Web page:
Verapamil Dosage

How to Take Verapamil

Doses of Verapamil work differently in different people. The dose should therefore be made on an individual basis, weighing the possible benefit of a higher dose with possible side effect risks. The Verapamil dose should always be individualized by starting at low doses and increasing based on response. Giving someone more than a maximum of 480 mg per day is not recommended for any indication. Watch for a delay in the effect of the new dose when changing doses.

It may be helpful to keep track of your blood pressure using a blood pressure log each day when you first begin taking Verapamil. Take your reading daily. This will help you know if the medicine is working for you at the dose you are taking.

Verapamil Dosage

(Note: These are ranges, doses will always be tailored specifically to the individual)

Verapamil Dose for High Blood Pressure:

  • Adults: 240 mg a day, when used as the only medication (taken as 80-mg doses 3 times a day)
  • Older adults and small-sized people: 120 mg a day (taken as 40-mg doses 3 times a day) may be considered
  • Your doctor will increase your dose based on how you react to Verapamil

Verapamil Dose for Chest Pain

:

  • Adults: 80 mg to 120 mg taken 3 times a day
  • Older people or those with liver damage: 40 mg 3 times per day may be more appropriate
  • Your doctor will increase your dose based on how you react to Verapamil
  • When you start Verapamil your doctor will watch you after your dose (8 hours) to see if you are able to increase the dose

Verapamil Dose For Arrhythmia (Irregular Heartbeat):

  • Adults with irregular heart rhythm (chronic atrial fibrillation) also taking a digitalis drug (e.g., digoxin): 240 mg to 320 mg a day in divided (3 or 4 times a day) doses.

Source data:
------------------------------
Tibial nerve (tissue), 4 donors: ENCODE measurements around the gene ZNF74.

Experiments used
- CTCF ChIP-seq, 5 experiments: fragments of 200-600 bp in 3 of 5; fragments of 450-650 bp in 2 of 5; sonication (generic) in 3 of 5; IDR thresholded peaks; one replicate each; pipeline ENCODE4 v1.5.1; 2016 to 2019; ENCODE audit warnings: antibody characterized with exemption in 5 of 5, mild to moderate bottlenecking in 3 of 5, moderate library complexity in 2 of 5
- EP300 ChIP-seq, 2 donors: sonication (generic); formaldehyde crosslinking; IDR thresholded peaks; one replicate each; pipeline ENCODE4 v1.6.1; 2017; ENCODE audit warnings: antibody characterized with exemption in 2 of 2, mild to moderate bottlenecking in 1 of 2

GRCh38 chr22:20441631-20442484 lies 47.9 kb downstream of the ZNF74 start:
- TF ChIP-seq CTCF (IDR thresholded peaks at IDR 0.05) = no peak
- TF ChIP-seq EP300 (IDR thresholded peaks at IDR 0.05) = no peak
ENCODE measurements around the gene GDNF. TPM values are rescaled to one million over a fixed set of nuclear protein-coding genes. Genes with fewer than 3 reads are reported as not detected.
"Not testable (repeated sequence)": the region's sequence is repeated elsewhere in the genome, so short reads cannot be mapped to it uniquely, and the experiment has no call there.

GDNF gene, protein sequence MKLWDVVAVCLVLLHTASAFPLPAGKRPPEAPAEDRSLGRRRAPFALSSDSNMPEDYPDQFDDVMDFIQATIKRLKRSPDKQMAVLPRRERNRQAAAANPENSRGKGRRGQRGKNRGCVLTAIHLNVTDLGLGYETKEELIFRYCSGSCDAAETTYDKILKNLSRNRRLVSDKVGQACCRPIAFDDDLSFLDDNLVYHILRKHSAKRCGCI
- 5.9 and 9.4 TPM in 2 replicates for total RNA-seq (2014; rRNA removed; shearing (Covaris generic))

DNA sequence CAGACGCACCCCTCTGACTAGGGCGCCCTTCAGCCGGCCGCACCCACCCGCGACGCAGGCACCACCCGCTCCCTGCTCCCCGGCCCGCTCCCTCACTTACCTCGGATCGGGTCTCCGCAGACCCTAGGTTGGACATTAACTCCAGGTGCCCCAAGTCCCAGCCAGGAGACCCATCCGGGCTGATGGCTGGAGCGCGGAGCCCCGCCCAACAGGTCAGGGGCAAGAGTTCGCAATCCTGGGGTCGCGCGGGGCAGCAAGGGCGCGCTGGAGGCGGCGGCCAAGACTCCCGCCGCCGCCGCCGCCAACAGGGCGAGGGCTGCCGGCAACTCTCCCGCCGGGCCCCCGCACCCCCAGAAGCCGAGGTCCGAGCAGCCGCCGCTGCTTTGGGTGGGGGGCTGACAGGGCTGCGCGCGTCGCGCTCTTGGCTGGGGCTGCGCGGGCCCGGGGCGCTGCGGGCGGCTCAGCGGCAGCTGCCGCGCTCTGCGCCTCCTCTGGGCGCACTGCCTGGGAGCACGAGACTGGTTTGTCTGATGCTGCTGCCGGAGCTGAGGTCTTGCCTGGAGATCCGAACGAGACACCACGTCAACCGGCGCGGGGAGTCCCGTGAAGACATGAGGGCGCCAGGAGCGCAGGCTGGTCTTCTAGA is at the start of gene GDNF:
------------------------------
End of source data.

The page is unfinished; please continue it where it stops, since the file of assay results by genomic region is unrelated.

• To prevent a rapid heart rate called PSVT: 240 mg to 480 mg a day in divided (3 or 4 times a day) doses

Generally, the maximum effect will be noticeable during the first 48 hours of taking Verapamil.

Verapamil SR Dosage

Verapamil SR dose for High Blood Pressure:

  • Adults: 180 mg taken in the morning with food
  • Older adults and small-sized people: 120 mg per day may be more appropriate
  • If the 180-mg dose is not controlling blood pressure, your doctor may increase your dose in one of the following ways:
    • 240 mg each morning or
    • 180 mg each morning plus 180 mg each evening; or 240 mg each morning plus 120 mg each evening or
    • 240 mg every 12 hours.

Maximum daily dose of Verapamil SR:

  • Adults: 480 mg per day

 

Learn more about Verapamil Precautions and Warnings here.

Verapamil and Verapamil SR are not recommended for people who have:

  • Severe heart abnormalities (such as left ventricular dysfunction)
  • Low blood pressure or poor heart function (cardiogenic shock)
  • Certain heart rhythm problems (sick sinus syndrome except in patients with a pacemaker)
  • Second- or third-degree AV block (condition where heart impulses are delayed except in patients with a pacemaker)
  • Rapid heart rate (atrial flutter or atrial fibrillation and an accessory bypass tract as in Wolff-Parkinson-White, Lown-Ganong-Levine syndromes)
  • Had an allergic reaction to Verapamil

Verapamil Use in Children:

  • Safety and effectiveness in children have not been established.

Verapamil Use in Older Adults:

  • In general, older adults should be started on a low dose of Verapamil and watched because older adults are more likely to have lower liver, kidney, or heart function and take additional medications that may interact with Verapamil.
  • The half-life (the time it takes for the drug to lose half of its activity) of Verapamil may be longer in older adults.

Verapamil Use in People with Liver Damage:

  • People with severe liver damage should take one-third of the oral daily dose that people with normal liver function can take.

 

Learn more about Verapamil and the potential benefits and risks by visiting Verapamil Precautions and Warnings.

Written & reviewed by: Lisa Erwin R.Ph. CGP | Last review date: Dec 2010. Click the References Link below for a complete list of references.

Written & reviewed by: Lisa Erwin R.Ph. CGP | Last review date: Dec 2010.
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